Yet there are clearly obvious similarities between the practical processes described by these authors and the framework of change implementation that has emerged from our discussions over the past weeks. The initial driver for change can be traced back to the well-known influences of technology development, hypercompetition and globalisation, with a healthy element of political interference thrown in. Those issues were then responsible for the firm being able to overcome the first hurdle in the change process. In other words, it became generally accepted amongst stakeholders that there was indeed a need for change and of the reality that the firm could not carry on doing what it had always done.
Effective Change Management Frameworks
From that point onwards, there needed to be an understanding that organisations can only learn if the people who work in them also learn. In this sense, the label of ‘learning organisation’ is something of a misnomer, in that it is people, not organisations, that actually do the learning. It follows that the acquisition of additional learning by the organisation’s people brings with it an inescapable change in their attitudes, their behaviours or both, and this is something that needs to be carefully monitored.
The next area where the learning organisation aligns with our proposed framework of strategic change is found in the emphasis that both approaches accord to the importance of interpersonal elements. Both in the change framework introduced at the end of Week 7, and in the principal attributes of the learning organisation, you can see a ready acceptance that change is effected through the leadership of people and not the management of things.
This raises the possibility that continuous and ongoing change has a mutual and reciprocal relationship with the development of a learning organisation. That seems to be the point that Steenekamp, Botha and Moloi are trying to establish. What then are the key determinants of success in this respect; or, to be less optimistic, where are the areas in which this process can falter?
As a fitting close to a module that is really all about the ways in which people and organisations are going to have to change in order to meet the demands of an uncertain future, here are our closing pieces of advice for those who would aspire to the role of primary change agent in future years:
Principle 1: Any and all major changes undertaken by the firm must result in an improved value proposition in the eyes of the customer.
Principle 2: Greater profitability should be sought as a byproduct of significant changes and not as the dominant reason for making those changes.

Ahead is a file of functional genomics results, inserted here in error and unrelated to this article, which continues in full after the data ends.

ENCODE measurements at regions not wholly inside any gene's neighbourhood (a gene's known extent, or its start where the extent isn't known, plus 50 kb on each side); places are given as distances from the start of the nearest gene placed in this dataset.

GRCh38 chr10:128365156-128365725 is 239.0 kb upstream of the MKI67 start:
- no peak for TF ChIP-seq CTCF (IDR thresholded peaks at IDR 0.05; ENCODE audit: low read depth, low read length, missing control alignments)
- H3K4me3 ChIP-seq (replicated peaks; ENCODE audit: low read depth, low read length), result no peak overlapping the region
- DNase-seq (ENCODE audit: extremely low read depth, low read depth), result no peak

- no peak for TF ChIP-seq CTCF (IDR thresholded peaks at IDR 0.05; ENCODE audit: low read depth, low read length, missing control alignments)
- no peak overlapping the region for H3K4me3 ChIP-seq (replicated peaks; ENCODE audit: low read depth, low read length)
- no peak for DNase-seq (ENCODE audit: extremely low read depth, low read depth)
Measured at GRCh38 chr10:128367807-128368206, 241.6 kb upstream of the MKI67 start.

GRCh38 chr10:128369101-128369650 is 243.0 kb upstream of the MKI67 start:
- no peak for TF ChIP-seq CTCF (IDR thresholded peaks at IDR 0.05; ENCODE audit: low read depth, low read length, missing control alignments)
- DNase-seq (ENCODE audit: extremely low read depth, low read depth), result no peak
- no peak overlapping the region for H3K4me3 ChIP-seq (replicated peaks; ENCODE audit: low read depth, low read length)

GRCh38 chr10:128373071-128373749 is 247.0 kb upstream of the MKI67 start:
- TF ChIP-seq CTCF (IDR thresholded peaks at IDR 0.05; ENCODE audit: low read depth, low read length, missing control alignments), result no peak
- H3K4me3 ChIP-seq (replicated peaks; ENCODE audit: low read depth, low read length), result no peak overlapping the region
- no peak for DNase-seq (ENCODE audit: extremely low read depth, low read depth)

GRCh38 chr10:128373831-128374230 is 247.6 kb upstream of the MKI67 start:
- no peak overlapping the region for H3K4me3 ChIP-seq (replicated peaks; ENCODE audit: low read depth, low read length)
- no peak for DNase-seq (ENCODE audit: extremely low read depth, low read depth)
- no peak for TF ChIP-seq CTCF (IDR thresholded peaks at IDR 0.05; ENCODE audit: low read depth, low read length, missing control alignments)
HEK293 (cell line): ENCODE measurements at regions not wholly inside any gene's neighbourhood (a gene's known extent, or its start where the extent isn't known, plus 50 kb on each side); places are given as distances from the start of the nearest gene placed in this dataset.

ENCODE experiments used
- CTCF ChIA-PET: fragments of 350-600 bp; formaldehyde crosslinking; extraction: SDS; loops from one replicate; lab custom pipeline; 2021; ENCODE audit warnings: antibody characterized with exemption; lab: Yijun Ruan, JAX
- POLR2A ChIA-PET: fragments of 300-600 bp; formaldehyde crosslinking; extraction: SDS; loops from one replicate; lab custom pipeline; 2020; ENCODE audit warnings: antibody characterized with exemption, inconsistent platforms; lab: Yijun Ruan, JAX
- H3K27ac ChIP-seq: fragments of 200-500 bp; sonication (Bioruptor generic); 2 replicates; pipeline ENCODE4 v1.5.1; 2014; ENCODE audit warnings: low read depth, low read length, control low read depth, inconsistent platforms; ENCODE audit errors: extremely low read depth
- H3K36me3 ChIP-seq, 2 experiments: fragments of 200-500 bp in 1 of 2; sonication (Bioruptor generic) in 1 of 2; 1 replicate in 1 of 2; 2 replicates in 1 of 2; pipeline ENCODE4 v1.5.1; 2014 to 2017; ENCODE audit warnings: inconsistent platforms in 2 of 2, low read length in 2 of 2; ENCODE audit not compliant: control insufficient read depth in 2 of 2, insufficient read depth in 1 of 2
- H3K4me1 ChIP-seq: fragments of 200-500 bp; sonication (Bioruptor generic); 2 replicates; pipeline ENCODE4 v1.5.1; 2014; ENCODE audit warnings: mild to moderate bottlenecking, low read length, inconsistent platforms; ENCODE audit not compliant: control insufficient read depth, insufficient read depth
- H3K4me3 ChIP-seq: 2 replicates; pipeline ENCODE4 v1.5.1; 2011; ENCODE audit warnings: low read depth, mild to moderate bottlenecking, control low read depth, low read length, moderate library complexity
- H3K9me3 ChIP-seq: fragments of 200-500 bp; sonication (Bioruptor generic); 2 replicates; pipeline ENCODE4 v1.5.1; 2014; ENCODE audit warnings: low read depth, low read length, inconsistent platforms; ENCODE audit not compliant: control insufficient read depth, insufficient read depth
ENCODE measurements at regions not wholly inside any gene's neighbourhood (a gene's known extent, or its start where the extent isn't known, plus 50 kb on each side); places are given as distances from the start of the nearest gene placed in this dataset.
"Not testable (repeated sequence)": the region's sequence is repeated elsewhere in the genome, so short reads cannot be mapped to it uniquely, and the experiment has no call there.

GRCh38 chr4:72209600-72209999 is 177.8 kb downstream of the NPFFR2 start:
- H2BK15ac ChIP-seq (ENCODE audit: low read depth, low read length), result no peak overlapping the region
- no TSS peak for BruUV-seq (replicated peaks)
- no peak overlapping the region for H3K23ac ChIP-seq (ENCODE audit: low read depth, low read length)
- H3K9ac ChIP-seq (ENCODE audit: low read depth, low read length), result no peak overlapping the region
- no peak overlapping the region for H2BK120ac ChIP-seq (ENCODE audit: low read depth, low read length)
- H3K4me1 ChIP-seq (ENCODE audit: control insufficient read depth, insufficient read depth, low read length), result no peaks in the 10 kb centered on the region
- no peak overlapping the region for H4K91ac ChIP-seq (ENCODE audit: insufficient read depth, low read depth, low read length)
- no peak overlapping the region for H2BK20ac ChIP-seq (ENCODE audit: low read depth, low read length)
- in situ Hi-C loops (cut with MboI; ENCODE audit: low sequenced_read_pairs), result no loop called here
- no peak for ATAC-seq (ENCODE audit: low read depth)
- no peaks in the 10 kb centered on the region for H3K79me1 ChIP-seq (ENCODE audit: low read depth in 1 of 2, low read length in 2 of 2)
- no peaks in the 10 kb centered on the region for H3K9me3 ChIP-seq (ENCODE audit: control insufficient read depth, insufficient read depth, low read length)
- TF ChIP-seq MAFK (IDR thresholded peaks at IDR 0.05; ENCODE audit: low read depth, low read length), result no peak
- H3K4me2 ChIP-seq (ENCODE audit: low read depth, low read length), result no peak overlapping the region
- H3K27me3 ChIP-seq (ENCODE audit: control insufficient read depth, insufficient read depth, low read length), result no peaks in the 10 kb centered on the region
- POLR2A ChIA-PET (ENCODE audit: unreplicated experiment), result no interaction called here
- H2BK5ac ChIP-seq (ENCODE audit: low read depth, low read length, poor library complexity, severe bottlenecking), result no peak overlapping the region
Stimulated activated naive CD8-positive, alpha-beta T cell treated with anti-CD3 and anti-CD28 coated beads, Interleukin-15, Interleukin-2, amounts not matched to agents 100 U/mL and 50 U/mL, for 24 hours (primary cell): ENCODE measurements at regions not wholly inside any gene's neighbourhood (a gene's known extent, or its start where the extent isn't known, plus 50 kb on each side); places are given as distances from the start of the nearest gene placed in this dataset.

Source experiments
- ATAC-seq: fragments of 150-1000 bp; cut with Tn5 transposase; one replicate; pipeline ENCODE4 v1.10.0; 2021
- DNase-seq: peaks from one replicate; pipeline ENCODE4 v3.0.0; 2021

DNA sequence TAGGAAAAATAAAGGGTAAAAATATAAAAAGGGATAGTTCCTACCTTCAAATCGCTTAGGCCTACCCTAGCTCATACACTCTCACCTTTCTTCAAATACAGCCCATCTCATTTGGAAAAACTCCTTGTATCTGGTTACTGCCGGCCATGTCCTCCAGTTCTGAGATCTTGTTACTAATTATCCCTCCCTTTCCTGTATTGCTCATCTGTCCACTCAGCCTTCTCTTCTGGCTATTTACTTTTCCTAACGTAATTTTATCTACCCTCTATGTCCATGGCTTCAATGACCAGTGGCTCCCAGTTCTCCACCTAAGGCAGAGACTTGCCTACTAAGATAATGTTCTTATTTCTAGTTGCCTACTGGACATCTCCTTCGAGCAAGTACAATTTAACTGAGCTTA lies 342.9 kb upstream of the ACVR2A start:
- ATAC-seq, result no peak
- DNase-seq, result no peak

Principle 3: There needs to be commitment to a concept of change as an ongoing, continuous and reciprocal process. This needs to be seen as a corporate philosophy, not as a series of individually managed projects.
Principle 4: That commitment to continuous improvement, and hence to continuous change, needs to be enshrined as a non-negotiable element of organisational culture. Principle 5: The management of change in the pursuit of growth needs a consistently applied discipline in its implementation, application and reinforcement.
Principle 6: The primary objective of implementation is to get everyone in the organisation willingly working in ways that will best meet the changing demands of the external environment.
Principle 7: Achievement of that objective requires honest, open, clear and consistent communication to stakeholders of both the intent of the change and of the methods by which it is to be achieved.
Do those principles make the process of strategic change implementation sound any easier, or even more realistically feasible? Probably not, for the reality is that this process remains one of the most difficult any practising manager will ever be asked to engage with. Realistic or not, feasible or not, the unavoidable conclusion that can be determined from the past 8 weeks of study is that change in our world is inevitable. Changes in ourselves are needed in order to continue to exist effectively in that changing world. The first step to being able to meet this challenge is to accept that those two statements are correct. Only then can managers confront their own professional futures with any degree of confidence.